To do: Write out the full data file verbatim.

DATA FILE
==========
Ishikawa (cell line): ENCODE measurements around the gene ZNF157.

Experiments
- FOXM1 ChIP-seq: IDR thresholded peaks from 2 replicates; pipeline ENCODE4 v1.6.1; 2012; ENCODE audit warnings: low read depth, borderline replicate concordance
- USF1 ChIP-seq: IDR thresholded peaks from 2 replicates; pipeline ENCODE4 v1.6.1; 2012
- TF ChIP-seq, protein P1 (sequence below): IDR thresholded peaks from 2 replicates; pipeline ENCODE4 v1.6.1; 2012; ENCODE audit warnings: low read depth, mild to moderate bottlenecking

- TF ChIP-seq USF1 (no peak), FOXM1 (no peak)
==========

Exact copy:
Ishikawa (cell line): ENCODE measurements around the gene ZNF157.

Experiments
- FOXM1 ChIP-seq: IDR thresholded peaks from 2 replicates; pipeline ENCODE4 v1.6.1; 2012; ENCODE audit warnings: low read depth, borderline replicate concordance
- USF1 ChIP-seq: IDR thresholded peaks from 2 replicates; pipeline ENCODE4 v1.6.1; 2012
- TF ChIP-seq, protein P1 (sequence below): IDR thresholded peaks from 2 replicates; pipeline ENCODE4 v1.6.1; 2012; ENCODE audit warnings: low read depth, mild to moderate bottlenecking

- TF ChIP-seq USF1 (no peak), FOXM1 (no peak)